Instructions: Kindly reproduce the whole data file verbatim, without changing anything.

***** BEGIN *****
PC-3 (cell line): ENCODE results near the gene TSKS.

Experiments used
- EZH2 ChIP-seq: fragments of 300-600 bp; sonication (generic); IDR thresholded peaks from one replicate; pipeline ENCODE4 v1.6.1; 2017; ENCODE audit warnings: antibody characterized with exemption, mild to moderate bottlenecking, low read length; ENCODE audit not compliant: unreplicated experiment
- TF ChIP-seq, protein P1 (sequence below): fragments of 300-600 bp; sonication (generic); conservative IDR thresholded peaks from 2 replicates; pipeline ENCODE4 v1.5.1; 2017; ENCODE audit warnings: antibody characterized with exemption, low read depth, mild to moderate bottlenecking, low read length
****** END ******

PC-3 (cell line): ENCODE results near the gene TSKS.

Experiments used
- EZH2 ChIP-seq: fragments of 300-600 bp; sonication (generic); IDR thresholded peaks from one replicate; pipeline ENCODE4 v1.6.1; 2017; ENCODE audit warnings: antibody characterized with exemption, mild to moderate bottlenecking, low read length; ENCODE audit not compliant: unreplicated experiment
- TF ChIP-seq, protein P1 (sequence below): fragments of 300-600 bp; sonication (generic); conservative IDR thresholded peaks from 2 replicates; pipeline ENCODE4 v1.5.1; 2017; ENCODE audit warnings: antibody characterized with exemption, low read depth, mild to moderate bottlenecking, low read length